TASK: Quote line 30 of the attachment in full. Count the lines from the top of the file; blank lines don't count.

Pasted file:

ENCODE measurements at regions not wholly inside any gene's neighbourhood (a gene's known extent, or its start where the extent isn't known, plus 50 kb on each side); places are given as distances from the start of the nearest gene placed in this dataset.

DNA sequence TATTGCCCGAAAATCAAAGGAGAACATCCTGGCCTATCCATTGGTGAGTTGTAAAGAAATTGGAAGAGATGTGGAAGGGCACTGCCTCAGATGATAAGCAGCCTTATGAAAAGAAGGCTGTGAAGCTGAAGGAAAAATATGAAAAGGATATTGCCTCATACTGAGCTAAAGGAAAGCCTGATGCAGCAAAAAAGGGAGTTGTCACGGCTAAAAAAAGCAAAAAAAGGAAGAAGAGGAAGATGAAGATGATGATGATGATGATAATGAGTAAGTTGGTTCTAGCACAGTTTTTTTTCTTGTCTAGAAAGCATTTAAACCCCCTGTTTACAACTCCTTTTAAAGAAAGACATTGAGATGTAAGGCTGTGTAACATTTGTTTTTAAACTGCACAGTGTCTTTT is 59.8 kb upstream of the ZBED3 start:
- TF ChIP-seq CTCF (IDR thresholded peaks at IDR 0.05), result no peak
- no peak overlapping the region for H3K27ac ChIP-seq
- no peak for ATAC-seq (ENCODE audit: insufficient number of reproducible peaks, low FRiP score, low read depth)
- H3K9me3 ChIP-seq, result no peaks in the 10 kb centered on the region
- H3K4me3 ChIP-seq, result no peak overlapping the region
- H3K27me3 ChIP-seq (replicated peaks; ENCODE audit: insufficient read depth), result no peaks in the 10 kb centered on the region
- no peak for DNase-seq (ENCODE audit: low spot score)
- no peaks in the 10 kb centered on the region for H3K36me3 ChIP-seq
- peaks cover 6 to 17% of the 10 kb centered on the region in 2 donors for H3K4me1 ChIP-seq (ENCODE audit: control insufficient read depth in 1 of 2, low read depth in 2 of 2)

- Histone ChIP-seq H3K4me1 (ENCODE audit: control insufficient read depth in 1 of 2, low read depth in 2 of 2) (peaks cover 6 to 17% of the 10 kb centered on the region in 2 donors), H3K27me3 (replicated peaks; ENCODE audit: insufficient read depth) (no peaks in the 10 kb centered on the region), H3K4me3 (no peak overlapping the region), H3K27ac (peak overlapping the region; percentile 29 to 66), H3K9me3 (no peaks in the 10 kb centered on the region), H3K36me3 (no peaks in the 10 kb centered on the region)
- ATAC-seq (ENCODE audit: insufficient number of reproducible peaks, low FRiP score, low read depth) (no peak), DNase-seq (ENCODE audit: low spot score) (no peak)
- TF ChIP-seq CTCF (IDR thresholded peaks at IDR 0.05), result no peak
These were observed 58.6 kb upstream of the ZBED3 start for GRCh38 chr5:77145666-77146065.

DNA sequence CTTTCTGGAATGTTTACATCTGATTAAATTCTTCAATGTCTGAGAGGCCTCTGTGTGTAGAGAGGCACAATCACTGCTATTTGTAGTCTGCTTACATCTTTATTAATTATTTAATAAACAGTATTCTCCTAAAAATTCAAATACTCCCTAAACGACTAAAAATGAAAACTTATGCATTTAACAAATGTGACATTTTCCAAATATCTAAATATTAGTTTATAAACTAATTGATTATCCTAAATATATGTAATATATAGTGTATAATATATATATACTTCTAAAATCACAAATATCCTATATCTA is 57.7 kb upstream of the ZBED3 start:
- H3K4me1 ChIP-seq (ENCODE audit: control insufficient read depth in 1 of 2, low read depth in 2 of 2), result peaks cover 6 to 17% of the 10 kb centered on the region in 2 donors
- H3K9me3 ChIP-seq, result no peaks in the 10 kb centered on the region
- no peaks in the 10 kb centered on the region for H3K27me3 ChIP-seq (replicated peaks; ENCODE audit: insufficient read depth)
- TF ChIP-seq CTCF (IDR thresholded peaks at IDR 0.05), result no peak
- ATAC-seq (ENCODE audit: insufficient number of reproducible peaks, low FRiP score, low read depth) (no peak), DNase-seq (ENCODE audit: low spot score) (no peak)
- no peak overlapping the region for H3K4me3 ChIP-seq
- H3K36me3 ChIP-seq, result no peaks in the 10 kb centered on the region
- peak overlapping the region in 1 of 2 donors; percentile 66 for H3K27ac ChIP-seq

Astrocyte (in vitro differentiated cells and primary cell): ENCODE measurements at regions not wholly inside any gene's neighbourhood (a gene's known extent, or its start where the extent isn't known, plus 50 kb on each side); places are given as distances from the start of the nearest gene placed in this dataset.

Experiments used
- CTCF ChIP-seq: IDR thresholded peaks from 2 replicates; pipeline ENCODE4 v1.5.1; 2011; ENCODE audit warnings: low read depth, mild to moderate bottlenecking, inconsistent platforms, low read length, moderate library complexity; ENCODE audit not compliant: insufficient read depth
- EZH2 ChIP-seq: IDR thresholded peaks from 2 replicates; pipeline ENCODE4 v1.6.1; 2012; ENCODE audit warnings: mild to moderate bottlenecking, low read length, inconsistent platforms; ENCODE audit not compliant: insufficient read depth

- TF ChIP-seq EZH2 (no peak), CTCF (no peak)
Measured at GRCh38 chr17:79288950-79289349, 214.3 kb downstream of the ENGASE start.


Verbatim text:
Measured at GRCh38 chr17:79288950-79289349, 214.3 kb downstream of the ENGASE start.